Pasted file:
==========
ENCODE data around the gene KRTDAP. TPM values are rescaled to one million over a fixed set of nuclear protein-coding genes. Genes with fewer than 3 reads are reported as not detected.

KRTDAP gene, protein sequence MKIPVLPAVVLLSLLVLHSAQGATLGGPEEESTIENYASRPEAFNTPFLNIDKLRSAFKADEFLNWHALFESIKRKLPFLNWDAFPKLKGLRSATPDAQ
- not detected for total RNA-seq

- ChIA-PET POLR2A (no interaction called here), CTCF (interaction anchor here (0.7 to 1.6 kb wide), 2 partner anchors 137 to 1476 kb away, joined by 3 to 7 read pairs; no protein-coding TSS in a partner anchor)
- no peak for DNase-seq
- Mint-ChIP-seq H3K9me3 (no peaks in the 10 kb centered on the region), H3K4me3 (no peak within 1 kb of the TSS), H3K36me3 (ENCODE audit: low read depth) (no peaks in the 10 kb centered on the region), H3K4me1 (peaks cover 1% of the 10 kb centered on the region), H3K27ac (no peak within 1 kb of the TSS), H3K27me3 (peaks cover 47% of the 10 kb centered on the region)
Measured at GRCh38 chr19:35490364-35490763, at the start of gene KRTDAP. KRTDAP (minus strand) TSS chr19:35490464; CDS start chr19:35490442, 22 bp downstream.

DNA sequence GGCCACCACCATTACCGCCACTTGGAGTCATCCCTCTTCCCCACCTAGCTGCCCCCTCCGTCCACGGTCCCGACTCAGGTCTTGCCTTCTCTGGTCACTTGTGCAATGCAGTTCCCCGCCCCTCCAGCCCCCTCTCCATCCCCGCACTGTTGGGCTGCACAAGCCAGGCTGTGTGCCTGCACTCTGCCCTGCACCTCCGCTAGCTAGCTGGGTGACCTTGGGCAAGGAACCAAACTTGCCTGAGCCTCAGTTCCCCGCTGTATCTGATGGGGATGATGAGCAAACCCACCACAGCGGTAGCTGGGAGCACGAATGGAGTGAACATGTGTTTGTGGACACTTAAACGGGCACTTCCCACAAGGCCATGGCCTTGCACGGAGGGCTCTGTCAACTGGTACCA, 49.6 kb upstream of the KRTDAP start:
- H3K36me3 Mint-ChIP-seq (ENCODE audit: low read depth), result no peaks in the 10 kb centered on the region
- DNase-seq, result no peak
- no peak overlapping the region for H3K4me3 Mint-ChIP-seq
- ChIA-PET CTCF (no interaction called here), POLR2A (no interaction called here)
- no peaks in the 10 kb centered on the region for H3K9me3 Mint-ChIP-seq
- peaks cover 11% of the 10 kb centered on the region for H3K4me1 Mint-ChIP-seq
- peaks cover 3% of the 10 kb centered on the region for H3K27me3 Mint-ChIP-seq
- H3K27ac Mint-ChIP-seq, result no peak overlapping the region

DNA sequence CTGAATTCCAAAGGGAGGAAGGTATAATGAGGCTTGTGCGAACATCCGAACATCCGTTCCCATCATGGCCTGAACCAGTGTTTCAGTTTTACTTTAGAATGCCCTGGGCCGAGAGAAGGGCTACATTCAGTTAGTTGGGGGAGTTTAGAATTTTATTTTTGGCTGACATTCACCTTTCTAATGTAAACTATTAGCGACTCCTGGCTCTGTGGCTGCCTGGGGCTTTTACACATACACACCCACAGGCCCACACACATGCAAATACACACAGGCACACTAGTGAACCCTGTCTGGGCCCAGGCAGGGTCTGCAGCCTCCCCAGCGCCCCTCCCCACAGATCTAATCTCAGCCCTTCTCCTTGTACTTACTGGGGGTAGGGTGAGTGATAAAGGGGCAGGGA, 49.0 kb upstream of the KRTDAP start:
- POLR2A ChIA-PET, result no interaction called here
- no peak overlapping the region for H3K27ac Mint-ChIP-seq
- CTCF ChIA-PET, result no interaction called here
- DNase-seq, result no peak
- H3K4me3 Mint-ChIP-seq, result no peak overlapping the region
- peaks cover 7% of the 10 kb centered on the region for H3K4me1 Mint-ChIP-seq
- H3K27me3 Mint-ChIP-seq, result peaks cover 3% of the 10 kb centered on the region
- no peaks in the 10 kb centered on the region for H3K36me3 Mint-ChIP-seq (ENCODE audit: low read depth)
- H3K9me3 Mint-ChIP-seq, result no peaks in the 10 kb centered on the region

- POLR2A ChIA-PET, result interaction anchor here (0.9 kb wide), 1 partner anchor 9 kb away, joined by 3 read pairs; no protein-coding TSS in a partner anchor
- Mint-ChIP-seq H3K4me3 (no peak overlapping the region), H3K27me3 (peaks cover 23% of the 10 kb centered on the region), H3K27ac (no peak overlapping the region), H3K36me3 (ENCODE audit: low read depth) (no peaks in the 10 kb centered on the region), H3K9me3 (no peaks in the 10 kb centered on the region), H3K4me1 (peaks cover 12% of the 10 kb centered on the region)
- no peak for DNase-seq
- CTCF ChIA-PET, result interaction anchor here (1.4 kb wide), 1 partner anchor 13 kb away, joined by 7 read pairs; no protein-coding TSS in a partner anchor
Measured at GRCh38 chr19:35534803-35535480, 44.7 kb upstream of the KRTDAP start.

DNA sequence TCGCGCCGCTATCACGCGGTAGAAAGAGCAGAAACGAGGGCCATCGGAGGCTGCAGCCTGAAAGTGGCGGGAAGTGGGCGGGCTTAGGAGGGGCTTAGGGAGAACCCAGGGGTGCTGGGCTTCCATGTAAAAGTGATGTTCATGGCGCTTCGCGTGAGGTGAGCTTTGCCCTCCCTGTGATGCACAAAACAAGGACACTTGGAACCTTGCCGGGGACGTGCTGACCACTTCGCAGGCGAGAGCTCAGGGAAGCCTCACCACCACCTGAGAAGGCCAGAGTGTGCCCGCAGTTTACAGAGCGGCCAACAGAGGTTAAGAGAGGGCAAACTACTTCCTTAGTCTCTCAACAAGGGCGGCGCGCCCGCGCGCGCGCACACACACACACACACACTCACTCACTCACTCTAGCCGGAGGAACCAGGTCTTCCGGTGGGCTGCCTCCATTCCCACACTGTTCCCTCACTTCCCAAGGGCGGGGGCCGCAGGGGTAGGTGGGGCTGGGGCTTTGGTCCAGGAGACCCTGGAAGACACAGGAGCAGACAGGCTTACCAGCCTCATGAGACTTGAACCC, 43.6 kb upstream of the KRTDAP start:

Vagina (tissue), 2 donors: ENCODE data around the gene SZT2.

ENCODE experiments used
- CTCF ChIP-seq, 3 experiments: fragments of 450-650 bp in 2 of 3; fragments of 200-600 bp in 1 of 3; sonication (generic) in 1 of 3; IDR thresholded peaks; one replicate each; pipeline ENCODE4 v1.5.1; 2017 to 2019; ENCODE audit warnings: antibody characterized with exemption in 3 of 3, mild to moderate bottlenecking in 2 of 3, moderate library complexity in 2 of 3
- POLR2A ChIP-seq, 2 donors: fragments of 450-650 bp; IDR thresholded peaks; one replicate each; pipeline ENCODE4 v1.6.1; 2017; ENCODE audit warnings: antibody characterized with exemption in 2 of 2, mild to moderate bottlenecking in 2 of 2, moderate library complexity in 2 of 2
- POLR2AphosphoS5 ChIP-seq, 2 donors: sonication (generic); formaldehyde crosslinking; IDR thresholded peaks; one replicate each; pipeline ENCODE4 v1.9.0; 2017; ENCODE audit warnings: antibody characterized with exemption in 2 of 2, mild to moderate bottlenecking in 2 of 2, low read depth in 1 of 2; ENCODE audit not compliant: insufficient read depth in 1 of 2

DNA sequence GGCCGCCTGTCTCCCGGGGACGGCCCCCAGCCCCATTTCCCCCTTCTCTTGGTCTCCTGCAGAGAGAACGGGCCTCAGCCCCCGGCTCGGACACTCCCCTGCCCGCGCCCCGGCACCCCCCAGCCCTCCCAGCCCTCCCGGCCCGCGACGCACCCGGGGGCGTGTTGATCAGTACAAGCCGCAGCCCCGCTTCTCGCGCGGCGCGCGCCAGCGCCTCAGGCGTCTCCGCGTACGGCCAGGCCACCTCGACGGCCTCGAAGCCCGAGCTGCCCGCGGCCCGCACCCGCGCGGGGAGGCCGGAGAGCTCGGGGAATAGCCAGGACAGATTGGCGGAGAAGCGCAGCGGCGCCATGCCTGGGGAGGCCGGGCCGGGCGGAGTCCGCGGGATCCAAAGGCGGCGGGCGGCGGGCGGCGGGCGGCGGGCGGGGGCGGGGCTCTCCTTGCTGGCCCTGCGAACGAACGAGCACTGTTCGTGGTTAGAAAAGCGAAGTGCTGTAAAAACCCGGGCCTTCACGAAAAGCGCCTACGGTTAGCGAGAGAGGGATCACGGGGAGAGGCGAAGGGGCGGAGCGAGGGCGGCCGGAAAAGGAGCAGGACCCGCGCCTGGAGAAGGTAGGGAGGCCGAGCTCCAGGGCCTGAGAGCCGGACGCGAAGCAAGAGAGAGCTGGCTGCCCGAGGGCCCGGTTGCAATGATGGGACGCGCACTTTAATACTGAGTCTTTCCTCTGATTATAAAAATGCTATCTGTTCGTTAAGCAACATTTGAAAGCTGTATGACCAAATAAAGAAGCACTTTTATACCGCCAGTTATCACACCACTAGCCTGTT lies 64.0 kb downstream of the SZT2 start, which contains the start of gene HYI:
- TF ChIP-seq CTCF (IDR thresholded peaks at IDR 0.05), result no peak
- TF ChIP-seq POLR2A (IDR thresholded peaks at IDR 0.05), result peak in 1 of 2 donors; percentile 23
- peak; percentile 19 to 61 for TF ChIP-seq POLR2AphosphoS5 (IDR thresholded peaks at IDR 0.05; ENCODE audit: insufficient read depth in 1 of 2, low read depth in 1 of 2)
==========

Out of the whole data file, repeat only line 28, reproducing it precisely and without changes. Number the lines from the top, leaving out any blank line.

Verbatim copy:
- Mint-ChIP-seq H3K4me3 (no peak overlapping the region), H3K27me3 (peaks cover 23% of the 10 kb centered on the region), H3K27ac (no peak overlapping the region), H3K36me3 (ENCODE audit: low read depth) (no peaks in the 10 kb centered on the region), H3K9me3 (no peaks in the 10 kb centered on the region), H3K4me1 (peaks cover 12% of the 10 kb centered on the region)